All patients discharged (deceased or alive) after hospital admissions for COVID-19 were suitable for the study. There were no exclusion criteria, except for patients’ explicit refusal to participate. The first patient was included in February 2020. Clinical and demographic data were collected at inclusion and during the hospitalization in an anonymized database presented in the electronic format, to be filled in at each participating center (NCT04334291/EUPAS34399).

Reporting of the study conforms to broad EQUATOR guidelines. The study was performed according to the ethical principles of Declaration of Helsinki and Good Clinical Practice Guidelines and has been approved by Ethics Research Committee from the Hospital Clínico San Carlos (Madrid, Spain) (20/241-E) and the Spanish Agency for Medicines and Health Products (EPA-0D). Given the anonymous characteristics of the registry and the health alarm situation generated by the virus, in principle, written informed consent was waived. However, at least verbal authorization from the patient (or familiar or caregiver, when unavailable) was required.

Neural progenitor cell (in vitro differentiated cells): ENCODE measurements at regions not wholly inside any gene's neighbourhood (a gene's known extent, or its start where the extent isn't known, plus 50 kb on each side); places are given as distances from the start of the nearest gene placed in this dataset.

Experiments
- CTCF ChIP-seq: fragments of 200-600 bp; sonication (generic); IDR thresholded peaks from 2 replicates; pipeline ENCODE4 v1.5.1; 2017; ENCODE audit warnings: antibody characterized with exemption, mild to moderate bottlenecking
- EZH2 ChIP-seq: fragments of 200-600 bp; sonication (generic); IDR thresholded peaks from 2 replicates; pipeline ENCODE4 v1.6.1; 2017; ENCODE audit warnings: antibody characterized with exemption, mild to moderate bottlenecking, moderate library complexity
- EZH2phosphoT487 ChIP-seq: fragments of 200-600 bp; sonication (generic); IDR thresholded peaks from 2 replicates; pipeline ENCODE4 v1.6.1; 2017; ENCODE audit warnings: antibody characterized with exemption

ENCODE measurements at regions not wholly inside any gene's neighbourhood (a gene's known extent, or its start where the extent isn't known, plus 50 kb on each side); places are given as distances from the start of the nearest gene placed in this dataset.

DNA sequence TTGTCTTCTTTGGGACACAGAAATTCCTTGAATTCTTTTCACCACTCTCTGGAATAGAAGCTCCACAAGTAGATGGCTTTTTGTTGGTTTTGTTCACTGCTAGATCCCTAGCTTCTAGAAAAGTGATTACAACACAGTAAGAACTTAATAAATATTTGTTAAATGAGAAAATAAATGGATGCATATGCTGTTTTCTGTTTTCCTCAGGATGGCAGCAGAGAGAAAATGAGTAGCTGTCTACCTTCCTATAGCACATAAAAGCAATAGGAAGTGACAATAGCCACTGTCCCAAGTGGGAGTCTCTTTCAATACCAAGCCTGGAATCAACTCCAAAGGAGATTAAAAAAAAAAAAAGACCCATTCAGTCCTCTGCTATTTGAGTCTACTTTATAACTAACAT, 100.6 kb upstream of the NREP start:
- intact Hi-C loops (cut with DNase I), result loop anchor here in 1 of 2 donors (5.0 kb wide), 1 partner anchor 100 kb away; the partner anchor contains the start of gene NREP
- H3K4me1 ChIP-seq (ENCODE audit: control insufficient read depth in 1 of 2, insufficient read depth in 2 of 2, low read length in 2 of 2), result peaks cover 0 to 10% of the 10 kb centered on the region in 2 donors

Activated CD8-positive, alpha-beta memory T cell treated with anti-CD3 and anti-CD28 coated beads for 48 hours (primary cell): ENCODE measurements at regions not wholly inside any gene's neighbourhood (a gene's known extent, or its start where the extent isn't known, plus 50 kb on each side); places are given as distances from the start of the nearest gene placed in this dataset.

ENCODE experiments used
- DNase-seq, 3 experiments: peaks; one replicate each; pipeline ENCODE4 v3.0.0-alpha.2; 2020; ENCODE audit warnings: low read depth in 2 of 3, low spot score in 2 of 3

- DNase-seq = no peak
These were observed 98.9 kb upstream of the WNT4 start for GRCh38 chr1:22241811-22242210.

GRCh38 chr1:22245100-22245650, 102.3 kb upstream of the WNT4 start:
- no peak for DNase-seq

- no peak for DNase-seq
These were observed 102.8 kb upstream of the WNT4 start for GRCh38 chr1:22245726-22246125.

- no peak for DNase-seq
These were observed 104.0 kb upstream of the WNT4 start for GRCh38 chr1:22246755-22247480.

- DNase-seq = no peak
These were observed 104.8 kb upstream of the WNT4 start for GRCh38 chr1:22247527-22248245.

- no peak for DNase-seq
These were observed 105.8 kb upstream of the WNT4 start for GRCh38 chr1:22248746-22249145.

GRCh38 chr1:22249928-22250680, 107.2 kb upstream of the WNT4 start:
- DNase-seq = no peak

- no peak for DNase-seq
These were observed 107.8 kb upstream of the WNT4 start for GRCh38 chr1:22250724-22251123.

2.1. Laboratory Analyses

Laboratory parameters were considered elevated as defined by local laboratory cutoff levels. However, the HOPE COVID-19 Registry protocol suggested the following as “elevated:” for D-dimer (≥0.5 mg/L), for procalcitonin (≥0.5 ng/mL), for C-reactive protein (≥10 mg/L), for troponins (>99th percentile), for transaminases (≥40 U/L), for ferritin (≥336 ng/mL), and for lactate dehydrogenase (≥280 U/L).

2.2. Study Outcomes

The primary endpoint for this analysis was in-hospital all-cause mortality. Any thrombotic/thromboembolic event and any clinically relevant bleeding were the secondary outcomes. Bleeding was defined as “relevant” at the discretion of the attending medical team and classified using the BARC bleeding score as type 2, 3, or 5.